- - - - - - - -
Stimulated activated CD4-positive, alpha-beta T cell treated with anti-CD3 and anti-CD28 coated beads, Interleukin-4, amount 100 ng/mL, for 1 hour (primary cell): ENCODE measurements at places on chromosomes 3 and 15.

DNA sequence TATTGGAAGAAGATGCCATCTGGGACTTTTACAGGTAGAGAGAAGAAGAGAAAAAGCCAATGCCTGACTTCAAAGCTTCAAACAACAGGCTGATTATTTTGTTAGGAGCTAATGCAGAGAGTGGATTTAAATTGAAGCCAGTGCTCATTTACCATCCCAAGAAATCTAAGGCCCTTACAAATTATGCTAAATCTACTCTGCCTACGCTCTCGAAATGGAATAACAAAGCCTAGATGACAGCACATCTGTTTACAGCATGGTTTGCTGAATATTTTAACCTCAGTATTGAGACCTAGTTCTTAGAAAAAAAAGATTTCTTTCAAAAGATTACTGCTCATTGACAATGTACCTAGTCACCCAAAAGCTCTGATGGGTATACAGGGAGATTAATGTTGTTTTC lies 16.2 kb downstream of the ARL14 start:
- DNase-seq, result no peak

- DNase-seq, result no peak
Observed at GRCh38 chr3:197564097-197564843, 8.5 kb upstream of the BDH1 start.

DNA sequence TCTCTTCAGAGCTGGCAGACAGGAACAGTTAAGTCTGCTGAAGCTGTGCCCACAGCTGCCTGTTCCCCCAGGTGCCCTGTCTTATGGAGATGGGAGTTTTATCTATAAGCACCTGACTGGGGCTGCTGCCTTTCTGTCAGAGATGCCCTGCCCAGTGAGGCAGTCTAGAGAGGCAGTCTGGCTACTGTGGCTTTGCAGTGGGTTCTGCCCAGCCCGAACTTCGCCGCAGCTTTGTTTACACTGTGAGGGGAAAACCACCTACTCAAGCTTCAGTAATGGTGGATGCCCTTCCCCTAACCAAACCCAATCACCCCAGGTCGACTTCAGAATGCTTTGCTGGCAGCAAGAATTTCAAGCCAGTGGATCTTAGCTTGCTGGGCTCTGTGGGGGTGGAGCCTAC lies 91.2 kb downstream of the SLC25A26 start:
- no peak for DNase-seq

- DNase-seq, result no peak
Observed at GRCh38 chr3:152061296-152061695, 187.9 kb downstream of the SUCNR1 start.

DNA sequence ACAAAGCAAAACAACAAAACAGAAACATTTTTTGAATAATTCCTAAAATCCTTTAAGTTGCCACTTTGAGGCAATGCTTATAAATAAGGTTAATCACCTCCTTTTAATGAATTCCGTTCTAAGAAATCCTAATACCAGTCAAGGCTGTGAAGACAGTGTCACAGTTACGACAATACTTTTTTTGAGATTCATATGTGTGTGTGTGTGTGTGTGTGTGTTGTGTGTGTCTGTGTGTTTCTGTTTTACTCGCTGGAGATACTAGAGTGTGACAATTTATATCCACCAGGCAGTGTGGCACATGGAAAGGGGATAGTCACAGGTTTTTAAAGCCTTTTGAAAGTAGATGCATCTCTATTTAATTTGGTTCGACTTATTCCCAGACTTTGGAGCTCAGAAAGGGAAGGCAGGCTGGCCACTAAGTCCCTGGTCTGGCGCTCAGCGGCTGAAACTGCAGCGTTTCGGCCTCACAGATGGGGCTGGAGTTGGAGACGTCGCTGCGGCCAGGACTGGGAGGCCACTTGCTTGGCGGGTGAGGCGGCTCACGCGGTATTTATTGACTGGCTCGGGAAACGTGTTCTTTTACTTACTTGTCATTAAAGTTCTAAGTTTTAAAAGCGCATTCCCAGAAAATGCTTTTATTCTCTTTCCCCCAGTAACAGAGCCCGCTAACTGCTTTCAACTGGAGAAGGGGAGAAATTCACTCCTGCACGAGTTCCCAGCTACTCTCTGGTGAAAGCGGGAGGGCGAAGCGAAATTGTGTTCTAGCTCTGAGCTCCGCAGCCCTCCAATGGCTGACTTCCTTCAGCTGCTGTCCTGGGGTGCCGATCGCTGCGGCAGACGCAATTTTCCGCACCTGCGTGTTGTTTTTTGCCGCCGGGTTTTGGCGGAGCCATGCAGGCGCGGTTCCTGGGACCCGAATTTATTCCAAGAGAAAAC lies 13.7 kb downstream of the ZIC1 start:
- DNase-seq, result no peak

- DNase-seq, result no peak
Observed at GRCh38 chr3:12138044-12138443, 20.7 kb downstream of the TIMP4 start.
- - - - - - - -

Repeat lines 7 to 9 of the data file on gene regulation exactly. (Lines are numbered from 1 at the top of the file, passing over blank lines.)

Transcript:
- no peak for DNase-seq

- DNase-seq, result no peak
Observed at GRCh38 chr3:152061296-152061695, 187.9 kb downstream of the SUCNR1 start.